Tell us about your experiences with weight management. Take our survey!

Developing an Asthma Action Plan

Reviewed by: HU Medical Review Board | Last reviewed: November 2021

An asthma action plan is a written sheet that shows you how to keep your asthma under control. It helps you track symptoms and lung function and tells you which medicines to use and when. It also explains how to recognize an asthma attack and when to seek emergency care.

Having an asthma action plan improves the chances you can manage your asthma well. But many people with asthma do not have a written plan. If you do not have one yet, talk to your doctor about creating one.

What is in an asthma action plan?

An asthma action plan has information to help you manage your asthma. Everyone with asthma has a slightly different experience. This means your asthma action plan will be specific to your needs. In general, each asthma action plan outlines:1,2

  • Your asthma triggers and how to avoid those
  • Your asthma medicines and when to take them
  • What your peak flow readings mean
  • How to recognize and treat an asthma attack
  • When to make adjustments to your medicines
  • When to seek emergency care
  • Your emergency contact information, including your doctor and a local hospital

You will also use this plan to track your symptoms, how often you are using your inhalers and other medicines, and your peak flow numbers.

What are the zones of an asthma action plan?

Many asthma action plans have 3 zones like a traffic light: green, yellow, and red. You can tell what zone you are in based on your symptoms and peak expiratory flow numbers. Your asthma action plan will explain how to know what zone you are in. This can help you figure out if your asthma is under control, getting worse, or requires emergency attention.3,4

By providing your email address, you are agreeing to our Privacy Policy and Terms of Use.


In the green zone, your asthma is under control. This is where you want to be on a daily basis. It means you have no asthma symptoms and are feeling well. Your peak expiratory flow measurements are between 80 and 100 percent of your personal best. Continue taking your long-term asthma medicines as normal.1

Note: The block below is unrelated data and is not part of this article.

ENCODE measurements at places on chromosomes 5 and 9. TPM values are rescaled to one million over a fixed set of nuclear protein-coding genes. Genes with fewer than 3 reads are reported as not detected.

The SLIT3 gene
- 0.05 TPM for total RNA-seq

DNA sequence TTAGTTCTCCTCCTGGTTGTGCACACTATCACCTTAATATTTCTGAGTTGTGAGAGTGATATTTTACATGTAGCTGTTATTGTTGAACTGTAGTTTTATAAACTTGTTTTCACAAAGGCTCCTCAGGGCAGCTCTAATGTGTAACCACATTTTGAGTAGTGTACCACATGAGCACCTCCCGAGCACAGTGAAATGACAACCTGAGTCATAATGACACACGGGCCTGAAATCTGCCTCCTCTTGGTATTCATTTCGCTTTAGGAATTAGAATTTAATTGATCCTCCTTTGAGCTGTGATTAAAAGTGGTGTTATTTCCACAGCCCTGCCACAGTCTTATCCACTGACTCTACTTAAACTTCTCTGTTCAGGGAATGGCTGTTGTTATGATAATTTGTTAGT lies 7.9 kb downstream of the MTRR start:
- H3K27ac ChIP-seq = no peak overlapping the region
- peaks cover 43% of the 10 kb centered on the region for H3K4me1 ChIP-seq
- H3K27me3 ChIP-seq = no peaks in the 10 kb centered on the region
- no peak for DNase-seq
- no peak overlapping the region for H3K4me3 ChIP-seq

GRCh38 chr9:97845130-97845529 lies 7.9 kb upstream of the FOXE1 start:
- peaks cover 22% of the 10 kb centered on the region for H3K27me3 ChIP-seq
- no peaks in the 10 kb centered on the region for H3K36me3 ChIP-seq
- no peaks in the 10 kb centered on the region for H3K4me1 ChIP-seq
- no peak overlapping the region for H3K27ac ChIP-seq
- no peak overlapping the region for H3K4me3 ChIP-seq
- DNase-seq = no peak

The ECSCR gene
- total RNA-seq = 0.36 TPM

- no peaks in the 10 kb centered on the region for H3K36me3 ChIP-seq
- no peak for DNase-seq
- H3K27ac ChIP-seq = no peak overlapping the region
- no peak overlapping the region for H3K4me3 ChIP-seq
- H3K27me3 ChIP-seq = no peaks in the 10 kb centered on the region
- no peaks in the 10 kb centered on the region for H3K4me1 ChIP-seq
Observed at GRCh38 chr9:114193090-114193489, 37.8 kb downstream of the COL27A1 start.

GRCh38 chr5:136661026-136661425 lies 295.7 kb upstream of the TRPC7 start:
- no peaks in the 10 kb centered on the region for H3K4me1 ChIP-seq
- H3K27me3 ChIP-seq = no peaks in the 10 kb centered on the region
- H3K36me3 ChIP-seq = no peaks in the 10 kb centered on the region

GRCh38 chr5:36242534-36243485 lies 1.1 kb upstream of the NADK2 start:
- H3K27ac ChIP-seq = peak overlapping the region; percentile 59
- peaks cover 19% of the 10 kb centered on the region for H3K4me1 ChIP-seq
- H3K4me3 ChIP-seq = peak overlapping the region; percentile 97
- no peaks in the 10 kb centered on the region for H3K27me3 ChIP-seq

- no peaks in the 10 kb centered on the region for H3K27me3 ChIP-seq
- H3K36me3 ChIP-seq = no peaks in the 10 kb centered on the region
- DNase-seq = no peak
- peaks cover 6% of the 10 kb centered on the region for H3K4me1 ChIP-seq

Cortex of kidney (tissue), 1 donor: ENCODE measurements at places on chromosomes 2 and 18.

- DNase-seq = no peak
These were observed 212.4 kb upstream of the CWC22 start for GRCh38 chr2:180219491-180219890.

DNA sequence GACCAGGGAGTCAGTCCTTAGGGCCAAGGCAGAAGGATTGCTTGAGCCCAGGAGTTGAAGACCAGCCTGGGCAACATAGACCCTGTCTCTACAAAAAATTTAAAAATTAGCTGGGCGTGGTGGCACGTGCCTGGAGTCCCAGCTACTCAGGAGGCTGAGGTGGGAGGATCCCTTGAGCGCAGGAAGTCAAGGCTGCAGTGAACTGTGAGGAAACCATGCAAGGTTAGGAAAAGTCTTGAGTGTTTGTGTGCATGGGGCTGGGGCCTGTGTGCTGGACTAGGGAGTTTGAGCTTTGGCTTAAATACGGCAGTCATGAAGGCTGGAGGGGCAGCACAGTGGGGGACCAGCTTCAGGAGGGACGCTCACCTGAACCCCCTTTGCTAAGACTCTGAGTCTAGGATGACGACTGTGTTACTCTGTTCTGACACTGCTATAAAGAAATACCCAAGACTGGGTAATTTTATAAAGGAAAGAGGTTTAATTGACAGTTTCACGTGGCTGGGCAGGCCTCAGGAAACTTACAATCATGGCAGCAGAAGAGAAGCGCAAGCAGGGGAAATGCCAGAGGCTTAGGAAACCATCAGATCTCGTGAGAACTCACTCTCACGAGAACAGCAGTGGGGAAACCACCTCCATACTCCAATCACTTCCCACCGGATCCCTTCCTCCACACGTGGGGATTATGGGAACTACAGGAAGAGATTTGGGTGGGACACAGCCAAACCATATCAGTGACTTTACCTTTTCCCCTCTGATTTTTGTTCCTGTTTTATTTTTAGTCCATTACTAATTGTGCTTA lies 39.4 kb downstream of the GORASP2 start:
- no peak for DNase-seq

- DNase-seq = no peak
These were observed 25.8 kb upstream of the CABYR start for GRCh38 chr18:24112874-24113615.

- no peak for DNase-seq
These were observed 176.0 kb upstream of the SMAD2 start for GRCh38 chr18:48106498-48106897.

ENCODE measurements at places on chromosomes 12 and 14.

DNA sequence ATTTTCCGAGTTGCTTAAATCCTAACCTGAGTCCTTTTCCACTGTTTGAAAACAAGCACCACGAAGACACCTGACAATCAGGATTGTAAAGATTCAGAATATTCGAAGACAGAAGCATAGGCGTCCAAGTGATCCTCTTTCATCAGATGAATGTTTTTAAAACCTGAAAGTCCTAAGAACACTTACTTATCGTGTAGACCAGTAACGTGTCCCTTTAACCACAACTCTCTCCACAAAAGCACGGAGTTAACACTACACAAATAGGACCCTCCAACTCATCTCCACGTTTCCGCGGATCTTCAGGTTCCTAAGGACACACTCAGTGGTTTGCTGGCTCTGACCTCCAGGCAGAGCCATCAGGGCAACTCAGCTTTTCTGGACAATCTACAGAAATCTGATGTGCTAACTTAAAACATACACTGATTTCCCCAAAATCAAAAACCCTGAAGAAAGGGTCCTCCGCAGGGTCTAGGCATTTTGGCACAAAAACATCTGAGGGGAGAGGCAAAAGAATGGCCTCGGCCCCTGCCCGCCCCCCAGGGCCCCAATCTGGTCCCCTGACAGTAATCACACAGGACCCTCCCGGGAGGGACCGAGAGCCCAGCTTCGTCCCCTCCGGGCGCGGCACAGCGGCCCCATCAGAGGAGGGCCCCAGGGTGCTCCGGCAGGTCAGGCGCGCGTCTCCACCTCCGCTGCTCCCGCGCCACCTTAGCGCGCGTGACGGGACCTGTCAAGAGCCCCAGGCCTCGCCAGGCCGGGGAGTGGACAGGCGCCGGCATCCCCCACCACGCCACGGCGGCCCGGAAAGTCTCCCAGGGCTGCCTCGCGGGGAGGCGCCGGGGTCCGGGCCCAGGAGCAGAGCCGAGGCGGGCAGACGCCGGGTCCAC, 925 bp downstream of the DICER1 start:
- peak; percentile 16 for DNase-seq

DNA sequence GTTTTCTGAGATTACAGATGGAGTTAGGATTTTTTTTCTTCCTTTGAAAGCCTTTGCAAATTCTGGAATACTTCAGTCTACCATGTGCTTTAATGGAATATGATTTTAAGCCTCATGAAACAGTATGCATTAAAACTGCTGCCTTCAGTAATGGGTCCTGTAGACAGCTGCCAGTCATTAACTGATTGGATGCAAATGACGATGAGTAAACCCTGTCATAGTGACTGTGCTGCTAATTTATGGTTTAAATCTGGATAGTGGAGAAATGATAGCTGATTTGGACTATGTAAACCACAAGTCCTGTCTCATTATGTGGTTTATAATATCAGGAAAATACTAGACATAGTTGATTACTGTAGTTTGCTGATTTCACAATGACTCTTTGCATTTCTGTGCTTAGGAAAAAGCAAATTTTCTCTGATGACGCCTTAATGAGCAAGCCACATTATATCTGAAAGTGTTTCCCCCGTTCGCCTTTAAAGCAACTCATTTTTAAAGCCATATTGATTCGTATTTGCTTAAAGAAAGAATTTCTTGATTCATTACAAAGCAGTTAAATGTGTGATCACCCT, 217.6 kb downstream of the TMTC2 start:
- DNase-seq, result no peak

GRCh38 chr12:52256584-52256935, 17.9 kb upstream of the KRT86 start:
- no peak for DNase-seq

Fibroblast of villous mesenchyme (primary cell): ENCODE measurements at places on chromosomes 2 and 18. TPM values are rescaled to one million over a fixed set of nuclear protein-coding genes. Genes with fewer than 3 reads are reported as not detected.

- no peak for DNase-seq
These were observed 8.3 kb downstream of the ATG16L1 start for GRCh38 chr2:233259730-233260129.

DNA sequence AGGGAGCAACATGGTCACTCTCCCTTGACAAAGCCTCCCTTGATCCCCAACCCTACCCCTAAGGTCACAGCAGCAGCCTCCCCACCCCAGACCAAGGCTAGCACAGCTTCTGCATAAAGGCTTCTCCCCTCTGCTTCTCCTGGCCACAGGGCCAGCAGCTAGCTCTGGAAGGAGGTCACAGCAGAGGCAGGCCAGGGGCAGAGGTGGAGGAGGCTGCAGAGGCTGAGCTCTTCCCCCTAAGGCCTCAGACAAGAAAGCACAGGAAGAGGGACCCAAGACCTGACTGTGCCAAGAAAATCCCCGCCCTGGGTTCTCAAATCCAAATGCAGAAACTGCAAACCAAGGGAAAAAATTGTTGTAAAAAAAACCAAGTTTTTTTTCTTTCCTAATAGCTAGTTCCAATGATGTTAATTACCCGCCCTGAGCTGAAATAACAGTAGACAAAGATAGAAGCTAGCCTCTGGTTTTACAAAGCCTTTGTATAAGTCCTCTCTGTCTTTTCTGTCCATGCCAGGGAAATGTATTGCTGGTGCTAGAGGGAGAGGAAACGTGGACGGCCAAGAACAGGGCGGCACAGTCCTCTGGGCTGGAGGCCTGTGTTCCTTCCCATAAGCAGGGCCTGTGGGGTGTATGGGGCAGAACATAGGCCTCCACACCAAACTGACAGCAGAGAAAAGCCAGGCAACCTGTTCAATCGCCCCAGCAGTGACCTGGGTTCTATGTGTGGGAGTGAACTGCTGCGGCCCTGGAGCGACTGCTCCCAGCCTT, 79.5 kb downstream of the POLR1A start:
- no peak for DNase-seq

In the yellow zone, your asthma may be getting worse. You probably notice some symptoms, such as coughing, wheezing, chest tightness, or shortness of breath. These symptoms may be waking you up at night or limiting your activities. Your peak expiratory flow measurements are between 50 and 80 percent of your personal best.1

Follow what your asthma action plan says to do. You may need to use your quick-relief medicine. You may also need to talk to your doctor about adjusting your current medicines or trying new ones.1


In the red zone, you are having severe asthma symptoms or a full asthma attack. It may be getting harder for you to breathe. Your symptoms could stop you from sleeping or going about normal activities. Your peak flow numbers are below 50 percent of your personal best.1

Follow what your asthma action plan says to do. You may need to use your quick-relief medicine. You may also need to go to the emergency room if the quick-relief medicine is not enough to improve your symptoms. Red zone readings are medical emergencies.1

Why should I have an asthma action plan?

A written asthma action plan that is specific to you makes it easier to monitor your asthma. It also tells you exactly what to do when symptoms get worse. Without this plan, you may not notice when symptoms get worse. Or you may not manage your asthma as well as you could.3

Asthma action plans also help guide you in better self-management. Some studies have shown that self-management makes it more likely that you will live well with asthma. Better asthma self-management is linked to:2,5

  • Fewer visits to the emergency department
  • Fewer doctor’s visits
  • Fewer missed days of work or school
  • Less waking up because of symptoms
  • Higher quality of life

For these reasons, the National Heart, Lung, and Blood Institute (NHLBI) recommends that doctors give everyone with asthma an asthma action plan.2

Unfortunately, many people with asthma do not have written plans. If your doctor did not give you an action plan, ask for one. You can even print a blank asthma action plan from the NHLBI for your doctor to fill in.2

Keeping your asthma action plan up-to-date

Asthma changes over time so your asthma action plan will need to change too. Work with your doctor to keep your plan current. At each appointment you can:3

  • Tell your doctor about any concerns or problems you have following the plan
  • Double-check that you are using the plan correctly
  • Review whether your plan is keeping your asthma under control

Keep your action plan handy in case you have an asthma attack. It is also good to share a copy of the plan with family, friends, school, and maybe even coworkers. If you take care of a child with asthma, make sure other caregivers, such as babysitters or daycare staff, also have a copy of the plan. If you are traveling, keep a copy of the plan with you.3